Not long ago I found myself in northern France, along the border with Belgium, atop one of the few hills in that part of the world that the Jacques Brel calls “le plat pays” – our flat country. When the fog and clouds lifted, which happened very rarely, the view over the surrounding countryside was inspiring. And inspiration, a word writers usually shy away from, was on the menu. I was there with a group of authors who have been invited to enjoy a residency in this isolated spot sometime in the coming year.
A residency is a kind of turbo-charged version of “a room of one’s own,” the much-quoted comment by Virginia Woolf, according to whom women, if they were to write, needed a room of their own, which was a rather revolutionary idea at the time Miss Woolf said it. Nowadays, we recognize that everyone, male, female or other, needs a space of their own if they are going to get anything done. I know about heroic stories of writers – especially first-time ones – penning their masterpieces on a spare bit of the kitchen table after the kids were put to bed and the dishes done. I’m sure that’s happened. But in general, free time and peace and quiet are the prerequisites for writing to happen, especially for those of us who work in the long form.
Here is where the idea of the residency enters. Writers are lured to isolated spots where there is generally nothing, or not very much, to do but write. Their material needs are looked after: someone else is going to the market, cooking the dinner, taking out the trash and doing the thousands of other little chores that make life worth living, and that provide small moments for meditation. Writers engaged in a residency sit in their rooms and write. This is either heaven or hell, depending. One thing is for sure: such arrangements never last longer than a month or two.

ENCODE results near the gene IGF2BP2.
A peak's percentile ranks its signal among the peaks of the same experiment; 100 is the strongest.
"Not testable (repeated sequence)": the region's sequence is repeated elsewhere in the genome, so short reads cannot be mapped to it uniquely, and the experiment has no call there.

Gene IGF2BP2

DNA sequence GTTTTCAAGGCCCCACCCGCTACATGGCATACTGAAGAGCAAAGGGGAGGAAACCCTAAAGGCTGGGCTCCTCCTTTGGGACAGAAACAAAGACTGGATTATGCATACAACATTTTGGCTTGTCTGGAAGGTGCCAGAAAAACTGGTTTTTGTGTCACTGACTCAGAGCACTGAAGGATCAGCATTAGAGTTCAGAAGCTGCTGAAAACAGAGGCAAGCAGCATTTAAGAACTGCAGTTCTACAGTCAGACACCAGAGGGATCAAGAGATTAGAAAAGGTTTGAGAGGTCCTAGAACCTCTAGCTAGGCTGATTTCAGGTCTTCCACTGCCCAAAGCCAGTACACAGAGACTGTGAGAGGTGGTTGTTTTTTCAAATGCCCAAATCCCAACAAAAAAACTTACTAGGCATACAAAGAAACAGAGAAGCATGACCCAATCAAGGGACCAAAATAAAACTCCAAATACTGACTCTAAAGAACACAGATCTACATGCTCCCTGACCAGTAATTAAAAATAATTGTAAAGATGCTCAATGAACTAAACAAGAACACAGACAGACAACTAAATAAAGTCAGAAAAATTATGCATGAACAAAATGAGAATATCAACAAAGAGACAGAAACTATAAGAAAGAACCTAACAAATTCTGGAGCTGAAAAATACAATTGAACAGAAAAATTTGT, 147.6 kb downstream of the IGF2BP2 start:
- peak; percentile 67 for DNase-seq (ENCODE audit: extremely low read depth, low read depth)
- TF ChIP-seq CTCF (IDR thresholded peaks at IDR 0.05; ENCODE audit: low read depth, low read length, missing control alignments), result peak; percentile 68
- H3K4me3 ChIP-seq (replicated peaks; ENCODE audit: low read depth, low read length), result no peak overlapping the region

The writers who were on this trip, with an invitation in their pocket, had one subject of conversation that united them all, and it was this: how the heck do we get out of here? Where’s the nearest gym? Does this place have any functional bicycles? What time do the taverns close in the next town, and how far away is that town? What’s the number of the cab company? When you’re on top of the Magic Mountain, when everything is provided for you, when you have nothing to do but the thing that you’re always complaining you don’t have enough time to do – that is, write your next masterpiece – the first impulse is to head for the exit.
Such is human nature.
But there’s more to it than that. I’m not sure the writing life should be led in isolation. Yes, we need rooms of our own, but we also need the random encounters that take place when we leave our rooms. Those encounters break the isolation that we inhabit when we work.
Ideally, we would be able to design our own private residencies. We would be able to have all the hours we wanted on any given day to write, but once we’d exhausted ourselves, we would have whatever amusements we require to recharge our batteries for the next day, and feel good about ourselves, and be eager to take up where we left off. Ideal? Definitely! But why not?
I think the key to creating the ideal residency in our own houses, or wherever we happen to write, is to define what we need in order to work at an optimum level. It’s different for everyone. How many hours in a day can we really write (this includes time spent staring out the window into middle distance)? Four, maybe five? Some of us like the buzz of cafés; we feed off the energy that comes from having other people around, and a soundtrack in the background. Others of us have to perform certain small tasks before getting down to work (think of Hemingway and pencil sharpening). In order to build the ideal residency, to quote Joe Jackson, you can’t get what you want till you know what you want.
Welcome to the room of your own… It just might be the one you see in the photo.